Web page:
What are speed limiters?
Many of the largest motor carriers already use speed limiters. Speed limits do just what their name implies – they are devices installed in a truck that limit the top speed a tractor trailer can drive. Speed limiters save lives.
Most commercial vehicles already include speed limiters. They work through a series of sensors that detect how fast a vehicle is moving. The sensor communicates that information to the engine’s computer. At a pre-determined top speed, the computer restricts the flow of air and fuel to the engine.
Speed Limiters Reduce Crash Risk
High speeds are a significant contributing factor to high fatality rates on our nation’s roads. The National Highway Traffic Safety Administration (NHTSA) and the Insurance Institute for Highway Safety (IIHS) only crash test vehicles at 45 mph or less. The human body cannot sustain crashes at higher speeds.
Since truck drivers are typically paid by the mile, there is a strong incentive to drive too fast. Because a new electronic logging device (“ELD”) mandate makes it harder to distort on hours-of-service (“HOS”) requirements. Per mile compensation always encouraged unsafe truck drivers to falsify logs and go farther and get the extra pay by mile. Now that it is harder to distort the HOS with the ELD mandate, unsafe truck drivers are incentivized to make up the difference by driving faster to achieve more miles and more pay.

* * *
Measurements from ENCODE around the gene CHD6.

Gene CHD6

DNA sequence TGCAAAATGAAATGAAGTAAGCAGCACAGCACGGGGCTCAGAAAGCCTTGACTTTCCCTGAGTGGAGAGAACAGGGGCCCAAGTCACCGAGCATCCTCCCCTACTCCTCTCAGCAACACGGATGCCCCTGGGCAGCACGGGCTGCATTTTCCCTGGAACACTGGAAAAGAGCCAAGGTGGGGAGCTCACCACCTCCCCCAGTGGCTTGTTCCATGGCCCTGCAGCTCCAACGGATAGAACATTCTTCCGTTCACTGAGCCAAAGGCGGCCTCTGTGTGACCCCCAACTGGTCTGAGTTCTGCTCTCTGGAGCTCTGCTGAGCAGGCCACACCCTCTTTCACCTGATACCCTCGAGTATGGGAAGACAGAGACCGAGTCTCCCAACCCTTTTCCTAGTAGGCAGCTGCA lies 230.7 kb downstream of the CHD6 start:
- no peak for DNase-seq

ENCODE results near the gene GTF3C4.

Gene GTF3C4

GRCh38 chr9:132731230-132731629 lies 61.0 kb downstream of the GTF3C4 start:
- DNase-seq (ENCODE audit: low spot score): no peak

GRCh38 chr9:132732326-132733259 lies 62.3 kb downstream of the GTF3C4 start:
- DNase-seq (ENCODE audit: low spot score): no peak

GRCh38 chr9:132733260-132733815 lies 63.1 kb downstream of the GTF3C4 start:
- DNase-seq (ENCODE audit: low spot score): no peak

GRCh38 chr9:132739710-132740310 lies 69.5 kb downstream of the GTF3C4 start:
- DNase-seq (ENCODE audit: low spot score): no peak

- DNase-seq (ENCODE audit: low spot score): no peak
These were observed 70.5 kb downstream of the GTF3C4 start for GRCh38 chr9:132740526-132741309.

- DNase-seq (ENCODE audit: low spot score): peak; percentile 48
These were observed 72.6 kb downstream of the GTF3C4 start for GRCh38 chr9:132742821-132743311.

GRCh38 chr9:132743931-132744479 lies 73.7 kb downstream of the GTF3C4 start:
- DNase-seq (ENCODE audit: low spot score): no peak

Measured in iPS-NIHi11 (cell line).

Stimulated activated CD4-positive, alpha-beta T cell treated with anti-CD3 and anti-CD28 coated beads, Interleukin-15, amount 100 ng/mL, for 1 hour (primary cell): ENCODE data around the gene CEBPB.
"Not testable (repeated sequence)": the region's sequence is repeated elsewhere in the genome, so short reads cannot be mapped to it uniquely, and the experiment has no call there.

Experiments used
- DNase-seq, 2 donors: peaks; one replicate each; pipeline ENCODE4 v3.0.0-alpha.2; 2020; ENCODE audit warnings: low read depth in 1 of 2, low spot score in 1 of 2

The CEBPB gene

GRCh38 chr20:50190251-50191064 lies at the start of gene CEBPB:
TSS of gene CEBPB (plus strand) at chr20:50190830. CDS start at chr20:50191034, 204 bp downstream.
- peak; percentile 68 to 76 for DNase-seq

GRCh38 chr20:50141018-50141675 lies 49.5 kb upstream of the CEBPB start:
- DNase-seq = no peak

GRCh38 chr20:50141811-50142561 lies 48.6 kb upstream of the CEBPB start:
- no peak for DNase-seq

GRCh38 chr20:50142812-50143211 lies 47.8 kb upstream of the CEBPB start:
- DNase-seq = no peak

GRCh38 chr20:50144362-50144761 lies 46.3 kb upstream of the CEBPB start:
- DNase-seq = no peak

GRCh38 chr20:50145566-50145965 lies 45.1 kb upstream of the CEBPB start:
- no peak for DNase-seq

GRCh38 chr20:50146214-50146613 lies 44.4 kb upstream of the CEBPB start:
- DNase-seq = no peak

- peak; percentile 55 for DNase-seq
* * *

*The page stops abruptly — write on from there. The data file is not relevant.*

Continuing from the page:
It is estimated that limiting truck speeds will prevent 1,115 fatal truck crashes annually. 1
Speed Limiters Save Money
There is no cost to speed limit a truck. Fuel is the second largest expense for trucking companies, just behind labor costs. Increasing fuel efficiency and minimizing fuel consumption should be a major goal of any trucking company.
A truck traveling at 75 mph consumes 27% more fuel than one going 65 mph; so limiting truck speed to 65 mph would save 2.8 billion gals. of diesel fuel over a decade. 2 Consequently, the American Trucking Association has recommended enacting a national speed limit not to exceed 65 mph and governing speeds on trucks manufactured after 1992 at no more than 65 mph.
1 Department of Transportation, National Highway Traffic Safety Administration, Docket No. NHTSA-2015-0188, https://www.regulations.gov/docket?D=NHTSA-2016-0087
2 Whisler, Deboraph. “Fuel Economy 101.” Fleet Owner. July, 2011. https://www.fleetowner.com/running-green/fuel/article/21660208/fuel-economy-101